Army nixes govt plan to hit naxals from air
The home ministry wanted to deploy helicopter gunships to carry out surgical air strikes at Maoist camps in the hard-to-reach jungles of Chhattisgarh, Odisha and Jharkhand but has been told to shove the controversial plan back into the deep freezer.delhi Updated: Apr 02, 2013 23:53 IST
The home ministry wanted to deploy helicopter gunships to carry out surgical air strikes at Maoist camps in the hard-to-reach jungles of Chhattisgarh, Odisha and Jharkhand but has been told to shove the controversial plan back into the deep freezer.
The home ministry plan was part of the ambitious proposal for the Cabinet Committee on Security (CCS) to deploy all available resources of the central government to scale up the battle against Maoists in their core areas.
The note – which also proposed deployment of 30,000 personnel of the army’s anti-insurgency force, Rashtriya Rifles – was sent to the CCS in early August last year.
As reported by HT in January, the home ministry couldn’t muster support for induction of Rashtriya Rifles at the meeting of the committee of secretaries that scrutinised the proposals for the CCS. The panel of secretaries, however, cleared other non-controversial aspects of the home ministry plan.
At these meetings, Army chief General Bikram Singh strongly advised against “quick fix solutions” to the battles that would need to be fought in the heart of India for many years.
Defence secretary Shashi Kant Sharma pointed to a host of negative implications of air strikes including “considerable collateral damage”.
Former home minister, P Chidambaram was the first to go public with the demand for aerial attacks after Maoists massacred 76 security personnel in Chhattisgarh’s Dantewada district in April 2010.
But he backed out after strident opposition to the plan, settling for choppers to provide logistics support and carry out rescue missions.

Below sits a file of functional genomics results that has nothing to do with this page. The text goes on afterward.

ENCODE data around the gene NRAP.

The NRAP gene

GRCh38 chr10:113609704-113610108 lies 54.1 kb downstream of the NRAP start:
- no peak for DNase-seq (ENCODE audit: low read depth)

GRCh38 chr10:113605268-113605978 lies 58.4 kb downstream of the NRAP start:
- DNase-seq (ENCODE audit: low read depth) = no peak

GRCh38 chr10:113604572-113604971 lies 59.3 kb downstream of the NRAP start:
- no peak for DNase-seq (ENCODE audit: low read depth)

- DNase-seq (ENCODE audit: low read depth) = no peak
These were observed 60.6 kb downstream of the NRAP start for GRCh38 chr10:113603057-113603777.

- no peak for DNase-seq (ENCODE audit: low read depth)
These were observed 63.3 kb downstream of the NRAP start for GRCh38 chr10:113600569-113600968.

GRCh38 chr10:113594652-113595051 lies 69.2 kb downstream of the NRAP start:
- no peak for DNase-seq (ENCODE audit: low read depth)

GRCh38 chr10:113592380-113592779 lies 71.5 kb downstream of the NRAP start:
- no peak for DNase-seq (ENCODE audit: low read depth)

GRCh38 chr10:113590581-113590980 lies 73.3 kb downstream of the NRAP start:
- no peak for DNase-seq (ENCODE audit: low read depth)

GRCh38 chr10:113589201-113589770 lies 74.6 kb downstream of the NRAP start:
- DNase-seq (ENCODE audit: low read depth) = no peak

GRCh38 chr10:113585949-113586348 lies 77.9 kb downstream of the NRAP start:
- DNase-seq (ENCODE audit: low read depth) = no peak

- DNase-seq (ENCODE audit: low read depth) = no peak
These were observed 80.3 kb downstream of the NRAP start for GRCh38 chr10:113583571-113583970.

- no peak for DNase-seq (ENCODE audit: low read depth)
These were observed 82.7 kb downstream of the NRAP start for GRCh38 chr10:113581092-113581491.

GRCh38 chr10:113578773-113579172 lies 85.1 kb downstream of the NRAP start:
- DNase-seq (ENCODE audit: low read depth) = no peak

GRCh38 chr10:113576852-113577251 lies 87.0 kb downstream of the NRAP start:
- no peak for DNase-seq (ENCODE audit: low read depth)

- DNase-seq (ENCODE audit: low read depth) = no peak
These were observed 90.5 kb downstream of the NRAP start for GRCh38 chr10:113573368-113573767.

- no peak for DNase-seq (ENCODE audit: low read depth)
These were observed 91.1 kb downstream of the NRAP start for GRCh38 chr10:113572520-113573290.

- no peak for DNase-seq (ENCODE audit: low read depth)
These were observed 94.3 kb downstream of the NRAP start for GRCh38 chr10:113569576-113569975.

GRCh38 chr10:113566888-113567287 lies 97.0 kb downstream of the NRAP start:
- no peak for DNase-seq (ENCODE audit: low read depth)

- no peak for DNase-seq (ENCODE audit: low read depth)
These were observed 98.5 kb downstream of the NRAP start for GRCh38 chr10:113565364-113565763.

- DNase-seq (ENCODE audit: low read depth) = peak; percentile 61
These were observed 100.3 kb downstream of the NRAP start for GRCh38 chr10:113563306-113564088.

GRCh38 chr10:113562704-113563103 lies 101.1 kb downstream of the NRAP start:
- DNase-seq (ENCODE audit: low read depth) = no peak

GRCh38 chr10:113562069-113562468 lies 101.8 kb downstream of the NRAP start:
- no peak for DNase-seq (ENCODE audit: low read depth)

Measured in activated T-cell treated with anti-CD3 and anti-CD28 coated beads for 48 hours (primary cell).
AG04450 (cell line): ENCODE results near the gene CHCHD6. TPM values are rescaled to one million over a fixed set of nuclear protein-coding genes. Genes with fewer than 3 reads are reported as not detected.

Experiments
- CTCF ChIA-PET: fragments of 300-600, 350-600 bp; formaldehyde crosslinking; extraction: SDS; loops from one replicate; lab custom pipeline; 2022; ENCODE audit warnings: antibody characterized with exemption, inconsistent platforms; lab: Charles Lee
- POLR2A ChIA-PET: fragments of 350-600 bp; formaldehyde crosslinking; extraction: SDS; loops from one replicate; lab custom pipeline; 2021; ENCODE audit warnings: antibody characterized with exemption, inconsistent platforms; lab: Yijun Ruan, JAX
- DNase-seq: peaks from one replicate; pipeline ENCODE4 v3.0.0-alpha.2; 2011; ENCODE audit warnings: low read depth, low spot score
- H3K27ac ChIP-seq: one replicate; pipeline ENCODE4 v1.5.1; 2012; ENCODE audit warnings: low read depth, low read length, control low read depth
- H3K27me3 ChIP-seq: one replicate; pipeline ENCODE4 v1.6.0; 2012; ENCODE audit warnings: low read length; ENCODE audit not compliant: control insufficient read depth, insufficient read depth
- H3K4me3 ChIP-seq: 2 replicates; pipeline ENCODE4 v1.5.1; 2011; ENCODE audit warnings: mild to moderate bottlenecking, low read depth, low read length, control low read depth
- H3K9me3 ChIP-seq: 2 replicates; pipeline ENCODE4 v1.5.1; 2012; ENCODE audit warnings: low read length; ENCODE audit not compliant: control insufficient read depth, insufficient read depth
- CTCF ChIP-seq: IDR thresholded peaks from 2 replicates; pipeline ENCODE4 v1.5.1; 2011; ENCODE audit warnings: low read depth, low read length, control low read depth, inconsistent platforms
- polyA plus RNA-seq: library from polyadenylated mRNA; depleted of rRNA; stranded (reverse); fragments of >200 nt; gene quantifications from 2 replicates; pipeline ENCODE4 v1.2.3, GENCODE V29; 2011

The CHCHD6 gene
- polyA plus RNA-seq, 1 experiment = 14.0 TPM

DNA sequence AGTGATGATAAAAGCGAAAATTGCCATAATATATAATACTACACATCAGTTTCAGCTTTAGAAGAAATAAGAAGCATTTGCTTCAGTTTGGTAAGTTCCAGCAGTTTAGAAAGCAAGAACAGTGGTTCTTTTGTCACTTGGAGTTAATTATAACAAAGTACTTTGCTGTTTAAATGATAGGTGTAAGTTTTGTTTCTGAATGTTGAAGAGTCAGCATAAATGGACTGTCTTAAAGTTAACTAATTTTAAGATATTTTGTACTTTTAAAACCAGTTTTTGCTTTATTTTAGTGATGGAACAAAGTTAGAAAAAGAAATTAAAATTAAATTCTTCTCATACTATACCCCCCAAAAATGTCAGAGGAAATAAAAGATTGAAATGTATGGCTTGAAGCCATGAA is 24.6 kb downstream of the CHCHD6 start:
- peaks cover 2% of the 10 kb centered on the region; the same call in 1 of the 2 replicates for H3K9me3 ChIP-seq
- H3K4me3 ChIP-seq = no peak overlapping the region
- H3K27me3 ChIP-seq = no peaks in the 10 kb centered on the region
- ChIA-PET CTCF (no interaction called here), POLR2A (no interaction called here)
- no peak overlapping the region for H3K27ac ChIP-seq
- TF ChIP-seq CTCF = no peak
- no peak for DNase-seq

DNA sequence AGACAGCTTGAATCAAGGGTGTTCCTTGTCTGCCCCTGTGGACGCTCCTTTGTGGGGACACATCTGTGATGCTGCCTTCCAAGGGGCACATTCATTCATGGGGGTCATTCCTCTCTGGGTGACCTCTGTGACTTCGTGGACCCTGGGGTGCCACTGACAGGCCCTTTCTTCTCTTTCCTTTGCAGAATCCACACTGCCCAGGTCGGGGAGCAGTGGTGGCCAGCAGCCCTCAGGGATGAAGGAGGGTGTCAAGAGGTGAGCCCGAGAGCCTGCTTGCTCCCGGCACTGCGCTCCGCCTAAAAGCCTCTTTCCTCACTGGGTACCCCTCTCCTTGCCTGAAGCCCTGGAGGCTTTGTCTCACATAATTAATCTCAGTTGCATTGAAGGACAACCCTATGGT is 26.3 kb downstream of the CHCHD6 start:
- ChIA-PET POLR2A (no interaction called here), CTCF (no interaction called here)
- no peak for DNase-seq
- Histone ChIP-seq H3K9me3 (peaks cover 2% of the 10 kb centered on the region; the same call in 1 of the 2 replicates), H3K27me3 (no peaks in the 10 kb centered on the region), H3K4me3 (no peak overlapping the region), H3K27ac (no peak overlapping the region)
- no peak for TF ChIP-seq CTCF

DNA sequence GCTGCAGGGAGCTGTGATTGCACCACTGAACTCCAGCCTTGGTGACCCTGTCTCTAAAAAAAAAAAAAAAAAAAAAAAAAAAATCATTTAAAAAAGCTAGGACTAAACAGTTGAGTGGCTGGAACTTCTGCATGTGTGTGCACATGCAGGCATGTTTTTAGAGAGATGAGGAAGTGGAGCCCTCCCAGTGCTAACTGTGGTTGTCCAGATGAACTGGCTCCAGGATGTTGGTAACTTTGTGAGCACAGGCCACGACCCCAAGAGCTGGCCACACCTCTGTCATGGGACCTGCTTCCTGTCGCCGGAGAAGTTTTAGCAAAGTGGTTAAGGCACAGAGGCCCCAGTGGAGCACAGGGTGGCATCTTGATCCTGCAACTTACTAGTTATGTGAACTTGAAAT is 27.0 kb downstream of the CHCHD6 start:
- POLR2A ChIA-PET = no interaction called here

Behind the scenes, the home ministry not only worked to pump in funds for development in the Maoist heartland but also to raise the level of manpower, weaponry and logistics support to reclaim the over 70,000 sq km of territory where Maoists often have the last word.
The deployment of RR battalions and attack helicopters – the latter were extensively used by the Indian Peace Keeping Force in Sri Lanka in the late eighties – quietly resurfaced in the home ministry’s wish-list drawn last year.
At the heart of this plan was the argument that the government stop dealing with Maoists with kid gloves. Home secretary RK Singh was clear that the Centre should deploy its full might and commit every available resource to the anti-Maoist theatre.
The view gained strength after Maoists shot an Indian Air Force chopper on a rescue mission this January in Sukma district close to the spot where 76 personnel were ambushed two years earlier.
The Maoists had already shown their brutal face a week earlier when they placed a 1.5 kg explosive inside a CRPF jawan killed in an ambush in Jharkhand's Latehar district.
Government sources said the home ministry had agreed to withdraw the twin proposal from the CCS note “at this stage” in view of the reservations.
But there is a strong view at the home ministry – articulated by home secretary Singh last year – that the State needs to use its “coercive power” as and when required and deployments should not only cater to the present situation but also futuristic situations”.